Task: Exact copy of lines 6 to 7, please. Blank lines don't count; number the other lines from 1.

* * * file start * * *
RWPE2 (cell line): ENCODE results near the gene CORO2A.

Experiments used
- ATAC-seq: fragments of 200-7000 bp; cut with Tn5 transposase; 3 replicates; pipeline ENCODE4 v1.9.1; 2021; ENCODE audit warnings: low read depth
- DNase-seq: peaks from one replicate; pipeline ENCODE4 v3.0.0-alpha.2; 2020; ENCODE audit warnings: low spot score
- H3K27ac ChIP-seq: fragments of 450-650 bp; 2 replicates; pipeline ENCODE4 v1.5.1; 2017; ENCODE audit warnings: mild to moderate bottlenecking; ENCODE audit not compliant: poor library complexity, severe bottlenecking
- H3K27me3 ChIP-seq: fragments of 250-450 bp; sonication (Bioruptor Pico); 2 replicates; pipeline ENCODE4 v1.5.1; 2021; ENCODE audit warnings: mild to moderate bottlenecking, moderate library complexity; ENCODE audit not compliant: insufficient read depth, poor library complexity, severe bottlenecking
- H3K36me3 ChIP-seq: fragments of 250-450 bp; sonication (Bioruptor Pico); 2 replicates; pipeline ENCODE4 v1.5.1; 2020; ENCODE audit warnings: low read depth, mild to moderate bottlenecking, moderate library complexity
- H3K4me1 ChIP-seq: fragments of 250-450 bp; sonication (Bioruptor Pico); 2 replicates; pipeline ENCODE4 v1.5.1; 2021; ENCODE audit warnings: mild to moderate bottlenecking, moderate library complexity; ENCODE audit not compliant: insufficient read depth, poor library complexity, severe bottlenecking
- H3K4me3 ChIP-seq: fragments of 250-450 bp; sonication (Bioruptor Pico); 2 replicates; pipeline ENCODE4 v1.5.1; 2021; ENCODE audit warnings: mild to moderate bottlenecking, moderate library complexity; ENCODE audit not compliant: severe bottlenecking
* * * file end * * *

- H3K27me3 ChIP-seq: fragments of 250-450 bp; sonication (Bioruptor Pico); 2 replicates; pipeline ENCODE4 v1.5.1; 2021; ENCODE audit warnings: mild to moderate bottlenecking, moderate library complexity; ENCODE audit not compliant: insufficient read depth, poor library complexity, severe bottlenecking
- H3K36me3 ChIP-seq: fragments of 250-450 bp; sonication (Bioruptor Pico); 2 replicates; pipeline ENCODE4 v1.5.1; 2020; ENCODE audit warnings: low read depth, mild to moderate bottlenecking, moderate library complexity